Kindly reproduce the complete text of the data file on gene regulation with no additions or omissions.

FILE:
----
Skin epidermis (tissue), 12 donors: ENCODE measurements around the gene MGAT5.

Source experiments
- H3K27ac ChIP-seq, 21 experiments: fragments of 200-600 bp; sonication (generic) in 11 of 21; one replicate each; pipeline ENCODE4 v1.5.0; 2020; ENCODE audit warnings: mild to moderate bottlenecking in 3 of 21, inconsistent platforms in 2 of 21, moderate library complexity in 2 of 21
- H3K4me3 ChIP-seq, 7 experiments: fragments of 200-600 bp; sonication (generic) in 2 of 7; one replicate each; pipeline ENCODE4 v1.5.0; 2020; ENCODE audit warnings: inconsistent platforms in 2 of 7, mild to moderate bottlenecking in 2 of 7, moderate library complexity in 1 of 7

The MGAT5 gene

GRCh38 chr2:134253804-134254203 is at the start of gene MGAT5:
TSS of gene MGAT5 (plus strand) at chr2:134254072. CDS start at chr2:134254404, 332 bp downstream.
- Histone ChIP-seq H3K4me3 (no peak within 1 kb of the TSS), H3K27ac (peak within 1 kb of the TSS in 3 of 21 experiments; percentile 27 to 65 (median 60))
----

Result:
Skin epidermis (tissue), 12 donors: ENCODE measurements around the gene MGAT5.

Source experiments
- H3K27ac ChIP-seq, 21 experiments: fragments of 200-600 bp; sonication (generic) in 11 of 21; one replicate each; pipeline ENCODE4 v1.5.0; 2020; ENCODE audit warnings: mild to moderate bottlenecking in 3 of 21, inconsistent platforms in 2 of 21, moderate library complexity in 2 of 21
- H3K4me3 ChIP-seq, 7 experiments: fragments of 200-600 bp; sonication (generic) in 2 of 7; one replicate each; pipeline ENCODE4 v1.5.0; 2020; ENCODE audit warnings: inconsistent platforms in 2 of 7, mild to moderate bottlenecking in 2 of 7, moderate library complexity in 1 of 7

The MGAT5 gene

GRCh38 chr2:134253804-134254203 is at the start of gene MGAT5:
TSS of gene MGAT5 (plus strand) at chr2:134254072. CDS start at chr2:134254404, 332 bp downstream.
- Histone ChIP-seq H3K4me3 (no peak within 1 kb of the TSS), H3K27ac (peak within 1 kb of the TSS in 3 of 21 experiments; percentile 27 to 65 (median 60))